Most carnivorous plants eat insects to maintain their nutrient supply, but this species from Borneo has other ideas. Its pitcher is extremely roomy, oddly shaped, and contains very little of the necessary "digestive juices" to consume insects. And when researchers checked inside the "bellies" of hundreds of these pitcher plants, they did not see very many insect caracasses-- instead, they found little woolly bats sleeping happily! What is going on here?
The plant, Nepenthes hemsleyana, presents a rare and intriguing example of mutualism. Its unusually shaped leaves reflect the sonar of calling bats, effectively "talking" like another bat, to lure in its chiropteran tenants*. Instead of trapping and eating insects, Nepenthes acts as landlord to sleeping bats, happily eating their nitrogen-rich guano as payment.
Interestingly, when the researchers built up or trimmed back the leaf structures that reflected bat calls, the bats were much quicker to approach the larger (more reflective plants), but upon arrival were wary of the strangely augmented plants. This is strong evidence for the acoustic purpose of these leaves, but also demonstrates that the bats are making reasoned assessments of potential pant motels. If it looks a little "off," like the plants changed by researchers, the bats-- like a father who peels away from a seedy motel 6 despite a huge VACANCY sign -- resume their search for more standard accommodation.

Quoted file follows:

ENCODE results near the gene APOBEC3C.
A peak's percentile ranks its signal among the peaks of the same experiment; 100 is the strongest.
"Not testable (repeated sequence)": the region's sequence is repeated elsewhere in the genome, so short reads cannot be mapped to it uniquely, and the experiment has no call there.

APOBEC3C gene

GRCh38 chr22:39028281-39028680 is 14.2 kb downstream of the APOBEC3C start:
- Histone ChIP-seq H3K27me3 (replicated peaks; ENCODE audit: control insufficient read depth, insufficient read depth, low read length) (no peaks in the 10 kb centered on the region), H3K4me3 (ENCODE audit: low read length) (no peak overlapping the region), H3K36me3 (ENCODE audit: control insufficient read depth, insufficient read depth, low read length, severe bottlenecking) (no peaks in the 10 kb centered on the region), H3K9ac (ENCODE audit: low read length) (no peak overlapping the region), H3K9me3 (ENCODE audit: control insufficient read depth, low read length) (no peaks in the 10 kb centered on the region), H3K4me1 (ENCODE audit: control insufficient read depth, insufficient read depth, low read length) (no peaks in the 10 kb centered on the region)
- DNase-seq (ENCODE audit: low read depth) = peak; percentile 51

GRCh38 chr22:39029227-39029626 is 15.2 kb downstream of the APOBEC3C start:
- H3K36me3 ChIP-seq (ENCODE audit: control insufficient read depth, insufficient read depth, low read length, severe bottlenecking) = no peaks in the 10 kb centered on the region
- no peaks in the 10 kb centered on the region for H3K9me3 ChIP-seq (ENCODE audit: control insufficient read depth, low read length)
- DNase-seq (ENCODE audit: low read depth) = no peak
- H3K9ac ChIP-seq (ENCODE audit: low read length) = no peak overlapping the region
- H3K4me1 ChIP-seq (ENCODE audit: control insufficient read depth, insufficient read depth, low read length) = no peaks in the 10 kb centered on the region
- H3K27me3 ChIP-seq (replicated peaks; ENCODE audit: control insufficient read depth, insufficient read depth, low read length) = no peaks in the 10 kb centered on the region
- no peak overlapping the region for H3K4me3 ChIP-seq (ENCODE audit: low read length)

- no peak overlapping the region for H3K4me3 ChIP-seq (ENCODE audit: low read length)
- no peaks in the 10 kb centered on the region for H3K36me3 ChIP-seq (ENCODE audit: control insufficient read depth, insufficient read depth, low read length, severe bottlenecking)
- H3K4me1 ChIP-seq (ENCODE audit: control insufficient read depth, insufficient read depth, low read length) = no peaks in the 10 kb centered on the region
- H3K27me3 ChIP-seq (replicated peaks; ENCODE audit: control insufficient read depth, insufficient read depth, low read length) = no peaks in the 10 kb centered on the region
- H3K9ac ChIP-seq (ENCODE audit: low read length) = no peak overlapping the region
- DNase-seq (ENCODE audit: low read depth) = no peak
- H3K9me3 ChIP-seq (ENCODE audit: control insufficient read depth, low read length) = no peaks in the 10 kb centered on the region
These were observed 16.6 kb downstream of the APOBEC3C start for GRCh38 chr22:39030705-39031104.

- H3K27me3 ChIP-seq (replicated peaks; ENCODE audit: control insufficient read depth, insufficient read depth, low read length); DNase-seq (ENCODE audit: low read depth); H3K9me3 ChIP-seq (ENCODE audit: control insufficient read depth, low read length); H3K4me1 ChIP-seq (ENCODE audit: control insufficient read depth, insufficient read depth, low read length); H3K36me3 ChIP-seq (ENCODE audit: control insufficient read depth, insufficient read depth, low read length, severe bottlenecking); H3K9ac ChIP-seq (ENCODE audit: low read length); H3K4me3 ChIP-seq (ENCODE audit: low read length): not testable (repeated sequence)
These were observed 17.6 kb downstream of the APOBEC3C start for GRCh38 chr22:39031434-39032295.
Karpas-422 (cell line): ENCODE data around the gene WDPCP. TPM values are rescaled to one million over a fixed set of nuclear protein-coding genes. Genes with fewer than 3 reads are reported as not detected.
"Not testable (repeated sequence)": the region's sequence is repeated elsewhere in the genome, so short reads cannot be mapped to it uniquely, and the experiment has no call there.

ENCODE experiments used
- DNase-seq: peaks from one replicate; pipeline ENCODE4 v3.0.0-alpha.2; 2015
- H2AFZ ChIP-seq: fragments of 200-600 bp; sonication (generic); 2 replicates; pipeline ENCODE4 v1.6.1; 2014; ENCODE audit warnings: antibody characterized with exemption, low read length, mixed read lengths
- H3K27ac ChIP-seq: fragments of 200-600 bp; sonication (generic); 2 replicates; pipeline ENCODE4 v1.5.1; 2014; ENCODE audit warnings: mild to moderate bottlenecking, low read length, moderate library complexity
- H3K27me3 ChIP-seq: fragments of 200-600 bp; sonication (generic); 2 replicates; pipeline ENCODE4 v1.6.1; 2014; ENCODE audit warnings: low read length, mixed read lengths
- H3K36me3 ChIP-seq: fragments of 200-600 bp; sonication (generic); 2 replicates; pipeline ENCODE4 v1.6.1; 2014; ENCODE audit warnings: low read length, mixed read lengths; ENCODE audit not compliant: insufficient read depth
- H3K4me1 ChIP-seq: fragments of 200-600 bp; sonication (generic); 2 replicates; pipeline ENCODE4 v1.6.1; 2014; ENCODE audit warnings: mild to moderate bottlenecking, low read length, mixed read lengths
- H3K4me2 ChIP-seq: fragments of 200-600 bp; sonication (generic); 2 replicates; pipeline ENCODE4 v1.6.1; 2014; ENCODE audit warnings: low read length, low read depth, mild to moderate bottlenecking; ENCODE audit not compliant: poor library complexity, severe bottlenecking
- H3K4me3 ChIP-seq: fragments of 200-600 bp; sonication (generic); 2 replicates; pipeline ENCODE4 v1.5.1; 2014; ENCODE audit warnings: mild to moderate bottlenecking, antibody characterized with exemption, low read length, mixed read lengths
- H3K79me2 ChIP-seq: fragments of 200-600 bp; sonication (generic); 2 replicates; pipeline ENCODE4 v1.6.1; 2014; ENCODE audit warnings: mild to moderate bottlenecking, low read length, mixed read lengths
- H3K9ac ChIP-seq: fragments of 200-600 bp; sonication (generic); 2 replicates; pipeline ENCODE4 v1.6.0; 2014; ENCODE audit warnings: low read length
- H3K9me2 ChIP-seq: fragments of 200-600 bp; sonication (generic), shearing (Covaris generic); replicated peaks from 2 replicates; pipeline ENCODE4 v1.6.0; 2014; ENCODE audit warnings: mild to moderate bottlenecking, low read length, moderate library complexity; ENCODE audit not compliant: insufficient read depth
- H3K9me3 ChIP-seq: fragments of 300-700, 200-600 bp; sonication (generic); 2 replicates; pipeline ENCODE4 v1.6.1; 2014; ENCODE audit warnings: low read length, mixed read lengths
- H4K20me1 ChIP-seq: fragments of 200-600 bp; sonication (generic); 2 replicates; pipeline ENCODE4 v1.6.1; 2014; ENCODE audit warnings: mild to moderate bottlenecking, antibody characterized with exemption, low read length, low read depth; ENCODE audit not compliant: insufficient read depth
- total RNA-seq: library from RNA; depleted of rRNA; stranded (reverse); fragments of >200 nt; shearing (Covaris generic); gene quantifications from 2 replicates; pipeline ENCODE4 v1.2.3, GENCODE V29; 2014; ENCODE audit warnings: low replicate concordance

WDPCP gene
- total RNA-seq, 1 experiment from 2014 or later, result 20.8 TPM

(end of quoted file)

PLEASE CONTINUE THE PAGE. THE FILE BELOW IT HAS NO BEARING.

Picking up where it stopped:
One cannot help but think of these pitcher plants as the more peaceful cousins of their bloodthirsty insectivorous relatives, like bonobos versus chimps. Perhaps they are evidence that the energy spent in predation - searching, hunting, capturing - will always be greater than the energy required for mutualistic relationships (only collaborative searching required)? Or perhaps they were the surviving members of the Triffids, demonstrating that -- in the end-- collaboration beats predation every time.
*This plant is not the only one to evolve bat-attracting structures; another species of flower (pollinated by bat) uses its blooms as sonar dishes to help bats identify the flower amidst a sea of greenery.
Imagine a bat flying through the jungle of Borneo. It calls out to find a place to spend the night. And a plant calls back. The plant in question is Nepenthes hemsleyana—a flesh-eating plant that’s terrible at eating flesh. It’s a pitcher plant and like all its kin, its leaves are shaped like upright vases. They’re meant to be traps. Insects should investigate them, tumble off the slippery rim, and drown in the pool of liquid within the pitcher. ... But N.hemsleyana has very big pitchers that are oddly short of fluid and that don’t release any obvious insect attractants. And when Ulmar Grafe from the University of Brunei Darussalam looked inside them, he saw seven times fewer insects than in other pitchers.